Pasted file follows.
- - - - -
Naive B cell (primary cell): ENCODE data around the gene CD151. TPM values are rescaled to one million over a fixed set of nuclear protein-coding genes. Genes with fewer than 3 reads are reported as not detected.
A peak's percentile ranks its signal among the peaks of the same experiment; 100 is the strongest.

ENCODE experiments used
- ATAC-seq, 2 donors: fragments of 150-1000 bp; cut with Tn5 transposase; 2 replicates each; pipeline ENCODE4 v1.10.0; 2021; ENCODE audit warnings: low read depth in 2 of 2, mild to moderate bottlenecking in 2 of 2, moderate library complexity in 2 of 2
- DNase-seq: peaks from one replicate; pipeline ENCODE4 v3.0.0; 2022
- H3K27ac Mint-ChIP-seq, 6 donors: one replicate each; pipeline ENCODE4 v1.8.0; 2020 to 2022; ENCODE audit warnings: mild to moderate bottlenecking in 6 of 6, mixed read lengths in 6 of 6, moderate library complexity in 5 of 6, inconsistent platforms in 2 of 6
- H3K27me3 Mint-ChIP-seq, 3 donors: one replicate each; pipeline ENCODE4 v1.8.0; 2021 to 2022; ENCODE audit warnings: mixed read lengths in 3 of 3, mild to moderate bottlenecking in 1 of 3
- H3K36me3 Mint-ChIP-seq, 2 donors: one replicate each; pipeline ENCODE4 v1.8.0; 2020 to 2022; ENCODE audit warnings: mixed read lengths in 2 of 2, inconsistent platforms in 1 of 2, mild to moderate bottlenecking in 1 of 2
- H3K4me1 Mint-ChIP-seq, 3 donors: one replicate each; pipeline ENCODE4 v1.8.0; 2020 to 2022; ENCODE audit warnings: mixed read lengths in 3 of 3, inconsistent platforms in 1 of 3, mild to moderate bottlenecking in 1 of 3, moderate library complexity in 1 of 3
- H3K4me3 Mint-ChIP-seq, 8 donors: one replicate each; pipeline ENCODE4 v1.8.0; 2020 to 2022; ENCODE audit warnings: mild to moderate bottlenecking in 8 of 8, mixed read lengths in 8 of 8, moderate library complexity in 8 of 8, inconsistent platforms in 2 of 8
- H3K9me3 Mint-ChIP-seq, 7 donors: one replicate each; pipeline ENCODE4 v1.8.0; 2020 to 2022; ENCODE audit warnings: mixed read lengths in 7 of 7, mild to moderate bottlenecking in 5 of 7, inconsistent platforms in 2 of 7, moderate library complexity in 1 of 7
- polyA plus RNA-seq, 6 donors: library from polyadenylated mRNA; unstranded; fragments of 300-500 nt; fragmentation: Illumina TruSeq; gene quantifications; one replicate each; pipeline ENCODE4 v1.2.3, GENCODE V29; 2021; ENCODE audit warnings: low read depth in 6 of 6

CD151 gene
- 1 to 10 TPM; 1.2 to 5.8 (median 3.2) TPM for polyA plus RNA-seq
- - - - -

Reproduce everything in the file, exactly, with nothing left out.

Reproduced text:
Naive B cell (primary cell): ENCODE data around the gene CD151. TPM values are rescaled to one million over a fixed set of nuclear protein-coding genes. Genes with fewer than 3 reads are reported as not detected.
A peak's percentile ranks its signal among the peaks of the same experiment; 100 is the strongest.

ENCODE experiments used
- ATAC-seq, 2 donors: fragments of 150-1000 bp; cut with Tn5 transposase; 2 replicates each; pipeline ENCODE4 v1.10.0; 2021; ENCODE audit warnings: low read depth in 2 of 2, mild to moderate bottlenecking in 2 of 2, moderate library complexity in 2 of 2
- DNase-seq: peaks from one replicate; pipeline ENCODE4 v3.0.0; 2022
- H3K27ac Mint-ChIP-seq, 6 donors: one replicate each; pipeline ENCODE4 v1.8.0; 2020 to 2022; ENCODE audit warnings: mild to moderate bottlenecking in 6 of 6, mixed read lengths in 6 of 6, moderate library complexity in 5 of 6, inconsistent platforms in 2 of 6
- H3K27me3 Mint-ChIP-seq, 3 donors: one replicate each; pipeline ENCODE4 v1.8.0; 2021 to 2022; ENCODE audit warnings: mixed read lengths in 3 of 3, mild to moderate bottlenecking in 1 of 3
- H3K36me3 Mint-ChIP-seq, 2 donors: one replicate each; pipeline ENCODE4 v1.8.0; 2020 to 2022; ENCODE audit warnings: mixed read lengths in 2 of 2, inconsistent platforms in 1 of 2, mild to moderate bottlenecking in 1 of 2
- H3K4me1 Mint-ChIP-seq, 3 donors: one replicate each; pipeline ENCODE4 v1.8.0; 2020 to 2022; ENCODE audit warnings: mixed read lengths in 3 of 3, inconsistent platforms in 1 of 3, mild to moderate bottlenecking in 1 of 3, moderate library complexity in 1 of 3
- H3K4me3 Mint-ChIP-seq, 8 donors: one replicate each; pipeline ENCODE4 v1.8.0; 2020 to 2022; ENCODE audit warnings: mild to moderate bottlenecking in 8 of 8, mixed read lengths in 8 of 8, moderate library complexity in 8 of 8, inconsistent platforms in 2 of 8
- H3K9me3 Mint-ChIP-seq, 7 donors: one replicate each; pipeline ENCODE4 v1.8.0; 2020 to 2022; ENCODE audit warnings: mixed read lengths in 7 of 7, mild to moderate bottlenecking in 5 of 7, inconsistent platforms in 2 of 7, moderate library complexity in 1 of 7
- polyA plus RNA-seq, 6 donors: library from polyadenylated mRNA; unstranded; fragments of 300-500 nt; fragmentation: Illumina TruSeq; gene quantifications; one replicate each; pipeline ENCODE4 v1.2.3, GENCODE V29; 2021; ENCODE audit warnings: low read depth in 6 of 6

CD151 gene
- 1 to 10 TPM; 1.2 to 5.8 (median 3.2) TPM for polyA plus RNA-seq